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Snakes Prove a Chinese Charmer as Zisiqiao Village Breeds 3 Million a Year

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by copythat

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In The News

If you think farming is centered around cows, sheep or vegetables, you're in the wrong country: The small Chinese village of Zisiqiao breeds 3 million snakes per year in farming that uses even the reptiles' gallbladders. The snake sales all started as a bit of entrepreneurship, from a man who used to hunt venomous snakes in China's mountains.

Hidden in the heart of vast farmland in China's eastern Zhejiang is a band of 160 farming families -- with an average per farmer of about 187,500 bred of one of the Chinese nation's most valuable commodities. They're breeding some of the world's most deadly and feared animals: snakes. More succinctly, poisonous snakes.

Zisiqiao, a.k.a. "snake village", is home to Cobras, pit vipers and the less-dangerous pythons. The reptiles are raised for routine use as food and in medicines and serve to rake in millions of dollars for a Chinese village that would otherwise be sustained solely by farming.

"As the number one snake village in China, it's impossible for us to raise only one kind of snake," says Yang Hongchang, a 60-year-old farmer and bit of an entrepreneur who introduced snake breeding to the village decades ago.

The Zisiqiao village has its own "snake association" led by Hongchang, the man dubbed the 'Snake King' in the village that said to "dance with snakes".

Over 25 years ago began the snake sales simply -- by selling snakes he'd caught in China's local mountains to animal vendors or for herbal medicines. But with supply and demand the 'Snake King' began to worry that wild snakes would be depleted from the area -- and instead began researching how to breed snakes at home in the Chinese village. In three shorty years he'd made a fortune through snake sales, so other Zisiqiao villagers decided to follow in his footsteps.

Fast-forward a quarter of a century: now more than three million snakes are bred every year in the village -- by just 160 Chinese farming families. Snakes have long been revered for what the culture believes to be strong medicinal properties offered by the reptile. In China, snakes are used in or commonly drunk as soup, or even wine, to boost human immunity.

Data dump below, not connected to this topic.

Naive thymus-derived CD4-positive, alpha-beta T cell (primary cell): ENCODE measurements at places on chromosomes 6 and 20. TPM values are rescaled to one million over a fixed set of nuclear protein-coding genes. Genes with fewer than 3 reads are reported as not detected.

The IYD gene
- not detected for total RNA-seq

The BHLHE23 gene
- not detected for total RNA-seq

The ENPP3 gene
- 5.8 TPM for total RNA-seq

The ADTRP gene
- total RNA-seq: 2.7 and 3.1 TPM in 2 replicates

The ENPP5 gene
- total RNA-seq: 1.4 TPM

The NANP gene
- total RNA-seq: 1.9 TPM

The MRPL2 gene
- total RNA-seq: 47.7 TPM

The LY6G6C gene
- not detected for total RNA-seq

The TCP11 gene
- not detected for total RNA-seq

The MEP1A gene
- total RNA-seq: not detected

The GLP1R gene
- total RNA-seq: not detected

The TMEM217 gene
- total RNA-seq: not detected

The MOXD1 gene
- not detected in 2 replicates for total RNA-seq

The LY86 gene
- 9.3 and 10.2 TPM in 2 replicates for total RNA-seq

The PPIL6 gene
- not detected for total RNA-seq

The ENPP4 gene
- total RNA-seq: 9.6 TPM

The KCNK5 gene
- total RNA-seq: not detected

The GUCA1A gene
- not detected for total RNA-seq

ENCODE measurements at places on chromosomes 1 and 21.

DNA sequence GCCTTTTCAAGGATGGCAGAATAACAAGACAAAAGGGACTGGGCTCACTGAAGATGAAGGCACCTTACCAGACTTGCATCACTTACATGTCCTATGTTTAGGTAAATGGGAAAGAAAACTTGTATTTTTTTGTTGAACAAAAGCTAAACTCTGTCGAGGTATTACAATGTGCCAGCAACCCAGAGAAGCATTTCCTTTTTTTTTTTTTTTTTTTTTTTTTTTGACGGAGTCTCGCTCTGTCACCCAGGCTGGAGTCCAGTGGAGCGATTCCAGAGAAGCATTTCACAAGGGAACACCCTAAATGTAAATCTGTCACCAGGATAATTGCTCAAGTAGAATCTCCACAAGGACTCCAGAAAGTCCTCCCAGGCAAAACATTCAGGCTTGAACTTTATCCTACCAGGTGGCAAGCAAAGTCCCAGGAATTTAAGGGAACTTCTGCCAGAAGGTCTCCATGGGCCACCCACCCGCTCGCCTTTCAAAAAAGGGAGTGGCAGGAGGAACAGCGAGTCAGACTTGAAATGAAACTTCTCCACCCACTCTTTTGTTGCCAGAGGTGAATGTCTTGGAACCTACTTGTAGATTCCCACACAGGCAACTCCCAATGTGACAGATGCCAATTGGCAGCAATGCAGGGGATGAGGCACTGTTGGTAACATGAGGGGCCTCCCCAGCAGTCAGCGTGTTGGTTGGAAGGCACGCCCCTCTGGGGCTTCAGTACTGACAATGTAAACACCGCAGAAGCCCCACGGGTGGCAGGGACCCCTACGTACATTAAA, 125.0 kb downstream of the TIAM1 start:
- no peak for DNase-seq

Now Yang believes he can build a brand around his snake empire -- starting a company to additionally conduct research and development for snake-related products including dried snake, snake wine and snake powder. Says Yang: "Our original [snake] breeding method [in Zhejiang] has been approved and recognized by the province and the county. They see us as the corporation working with the farming families. So the company researches on the snakes and they hand them over to the farms for breeding. They said this model was working very well."

The research company is now extending past the old, original breeding methods -- of simply putting males and females together. Now meticulous research is behind how snakes breed, how to select good females for the snake reproduction, investigation into the reptiles' dietary needs, and the best method for incubating the snakes' eggs for reproduction.

After production of dried snakes, most are sent to medicine factories in China -- including the reptiles' body parts like snake livers and snake gallbladders. Who knew a snake had a gallbladder? Apparently it's more useful than the human equivalent.

But the high demand for snakes in traditional medicine isn't limited to China. Snake exports from the village are exported globally to countries including the United States, Germany, Japan and South Korea. In China, snake products from the village are sold in the large Zhejiang city of Hangzhou, by companies like the Hangzhou Woai Company which offers a range of reptilian treasures like snake powders.

Every part of a snake is treasured stuff in China -- and the Chinese also enjoy eating the reptiles. All of the snake-breeding's acquired the envy of competitors who are looking to hone in on Zisiqiao's financial millions. Hongchang says competition is stiff from breeders who are rearing snakes, on a larger scale, than in the village of Zisiqiao.

And snake-breeding is no small activity when it comes to risk: snake farmers have been bitten, some by deadly snakes including venomous vipers, and saved only through anti-venom medicines. As one former snake farmer, 55-year-old Yang Wenfu, phrases it after being bitten by a deadly viper: "Life is valuable and making money is secondary."


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